This is like a kind of Chilean Minestrone, thick with white beans, green beans, sweetcorn and squash.  I adapted it slightly from a Hugh Fearnley-Whittingstall recipe in his wonderful 'Veg Every Day' cookbook - I added a teaspoon of tomato puree and changed the spicing from smoked paprika to a teaspoon each of ground cumin and dried red chilli flakes, along with his suggested oregano.  It was a really lovely soup, thick and hearty and filling.  It definitely qualifies for the 'under a fiver' challenge, and will feed four people most generously - low fat and very high in fibre, too.  All the ingredients are coming into season now, so it is perfect for drizzly August nights that shade into early September Autumn.  If you are lucky enough to grow your own fresh Borlotti or Cranberry beans - these would be a wonderful alternative to the dried or tinned that Hugh uses in his recipe.  If you are a carnivore, some online versions include slices of fried chorizo, which would be nice too, but we were happy with the veggie version with some toasted ciabatta to provide complementary protein.

Sunday, 12 August 2012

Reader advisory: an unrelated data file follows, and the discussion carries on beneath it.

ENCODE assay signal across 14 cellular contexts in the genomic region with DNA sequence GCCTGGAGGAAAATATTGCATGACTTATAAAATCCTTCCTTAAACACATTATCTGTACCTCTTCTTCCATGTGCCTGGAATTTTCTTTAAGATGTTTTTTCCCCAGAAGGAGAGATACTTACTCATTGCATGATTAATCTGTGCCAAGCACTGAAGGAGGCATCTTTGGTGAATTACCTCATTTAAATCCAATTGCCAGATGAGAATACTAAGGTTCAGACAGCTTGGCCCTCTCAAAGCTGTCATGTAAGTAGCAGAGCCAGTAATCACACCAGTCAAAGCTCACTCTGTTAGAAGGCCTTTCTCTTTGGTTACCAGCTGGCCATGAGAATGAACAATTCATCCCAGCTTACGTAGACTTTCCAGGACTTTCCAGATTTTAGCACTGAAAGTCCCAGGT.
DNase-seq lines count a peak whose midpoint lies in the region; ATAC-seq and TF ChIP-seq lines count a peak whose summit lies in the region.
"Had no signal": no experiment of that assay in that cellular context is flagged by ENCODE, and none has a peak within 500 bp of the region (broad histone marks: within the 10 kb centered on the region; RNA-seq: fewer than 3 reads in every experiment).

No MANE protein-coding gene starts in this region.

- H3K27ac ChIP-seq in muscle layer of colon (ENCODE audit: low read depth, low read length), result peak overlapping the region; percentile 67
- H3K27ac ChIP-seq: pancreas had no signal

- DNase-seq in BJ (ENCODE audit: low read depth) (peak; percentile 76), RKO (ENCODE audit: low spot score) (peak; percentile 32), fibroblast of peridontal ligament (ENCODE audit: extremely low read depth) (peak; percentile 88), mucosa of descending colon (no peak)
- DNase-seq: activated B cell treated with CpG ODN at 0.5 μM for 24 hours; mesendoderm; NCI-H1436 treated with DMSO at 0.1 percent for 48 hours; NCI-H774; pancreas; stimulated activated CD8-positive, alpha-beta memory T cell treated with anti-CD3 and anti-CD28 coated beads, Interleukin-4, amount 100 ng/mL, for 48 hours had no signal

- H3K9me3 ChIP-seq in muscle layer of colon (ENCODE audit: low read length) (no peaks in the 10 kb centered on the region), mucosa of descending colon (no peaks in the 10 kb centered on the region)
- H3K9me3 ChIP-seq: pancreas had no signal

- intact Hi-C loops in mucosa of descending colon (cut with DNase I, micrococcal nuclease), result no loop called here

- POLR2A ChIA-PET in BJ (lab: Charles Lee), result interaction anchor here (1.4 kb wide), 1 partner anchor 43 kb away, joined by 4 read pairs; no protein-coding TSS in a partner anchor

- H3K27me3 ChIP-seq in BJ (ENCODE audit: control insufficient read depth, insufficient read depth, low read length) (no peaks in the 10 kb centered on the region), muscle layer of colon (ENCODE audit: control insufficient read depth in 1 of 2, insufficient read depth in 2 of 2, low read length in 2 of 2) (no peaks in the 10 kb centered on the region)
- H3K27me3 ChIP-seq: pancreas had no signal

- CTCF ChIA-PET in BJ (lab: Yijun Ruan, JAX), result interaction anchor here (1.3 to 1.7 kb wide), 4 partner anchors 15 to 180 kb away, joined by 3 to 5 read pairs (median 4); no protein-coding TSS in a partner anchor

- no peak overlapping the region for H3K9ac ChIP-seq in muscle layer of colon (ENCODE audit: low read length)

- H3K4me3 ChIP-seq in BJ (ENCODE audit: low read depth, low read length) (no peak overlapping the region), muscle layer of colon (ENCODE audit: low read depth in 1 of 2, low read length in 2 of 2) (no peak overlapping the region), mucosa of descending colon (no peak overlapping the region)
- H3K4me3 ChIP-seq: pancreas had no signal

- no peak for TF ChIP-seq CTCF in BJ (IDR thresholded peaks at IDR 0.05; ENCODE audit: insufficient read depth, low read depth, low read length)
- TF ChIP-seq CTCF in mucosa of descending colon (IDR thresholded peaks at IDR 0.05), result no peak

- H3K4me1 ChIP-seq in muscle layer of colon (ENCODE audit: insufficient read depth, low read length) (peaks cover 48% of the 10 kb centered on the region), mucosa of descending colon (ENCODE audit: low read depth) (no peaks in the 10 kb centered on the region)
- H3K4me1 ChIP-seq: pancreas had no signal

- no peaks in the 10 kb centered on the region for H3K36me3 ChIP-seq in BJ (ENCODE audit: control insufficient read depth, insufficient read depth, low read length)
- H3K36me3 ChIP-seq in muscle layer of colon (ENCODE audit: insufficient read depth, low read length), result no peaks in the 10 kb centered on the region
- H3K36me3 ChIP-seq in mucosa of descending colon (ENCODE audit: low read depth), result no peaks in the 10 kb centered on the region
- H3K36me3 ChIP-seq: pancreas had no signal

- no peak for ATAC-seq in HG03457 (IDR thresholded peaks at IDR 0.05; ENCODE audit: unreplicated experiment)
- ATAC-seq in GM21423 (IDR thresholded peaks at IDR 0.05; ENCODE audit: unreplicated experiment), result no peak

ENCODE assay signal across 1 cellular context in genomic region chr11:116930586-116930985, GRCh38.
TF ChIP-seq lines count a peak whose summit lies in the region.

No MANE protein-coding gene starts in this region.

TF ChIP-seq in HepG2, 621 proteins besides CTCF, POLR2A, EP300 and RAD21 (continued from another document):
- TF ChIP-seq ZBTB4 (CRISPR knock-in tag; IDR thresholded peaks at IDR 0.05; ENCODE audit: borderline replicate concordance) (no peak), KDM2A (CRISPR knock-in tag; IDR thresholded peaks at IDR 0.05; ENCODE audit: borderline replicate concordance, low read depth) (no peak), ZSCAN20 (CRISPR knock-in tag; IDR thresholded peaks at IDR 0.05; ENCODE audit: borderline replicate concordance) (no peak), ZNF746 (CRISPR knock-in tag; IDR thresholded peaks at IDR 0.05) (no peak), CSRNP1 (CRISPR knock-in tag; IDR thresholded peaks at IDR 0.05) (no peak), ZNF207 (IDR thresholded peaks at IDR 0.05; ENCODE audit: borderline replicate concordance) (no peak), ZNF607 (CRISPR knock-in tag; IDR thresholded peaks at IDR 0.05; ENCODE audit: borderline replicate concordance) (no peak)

Roasted Corn and Tomato Salsa

This was a great accompaniment to some grilled fillets of mackerel last night.  The limey chilli flavour cut through the oiliness of the fish perfectly.  I removed the husk and silk from a fresh ear of corn and rubbed it in olive oil.  Then, it was roasted under a hot grill for about 10 minutes, turning every few minutes, until lightly toasted and the kernels are tender.  Allow to cool, before stripping the kernels off with a sharp knife, run from top to bottom of the corn head whilst holding it upright on a board.  Meanwhile, finely dice 4 cherry or 2 ordinary tomatoes and add to the corn kernels in a bowl.  Finely chop a small red onion or some spring onions and add to the corn and tomato.  Squeeze in the juice from a large lime, a couple of shakes of Tobasco sauce and a good bunch of coriander leaves, finely chopped.  Season to taste with salt - it needs quite a bit - and half a teaspoon of sugar if it is too acidic for you.  Allow to sit for half-an-hour, then serve with whatever you like - mackerel, grilled salmon, sausages, steak, chicken breast, griddled aubergine or courgettes, courgette fritters, or slices of grilled haloumi cheese.  Or just as a dip with tortilla chips.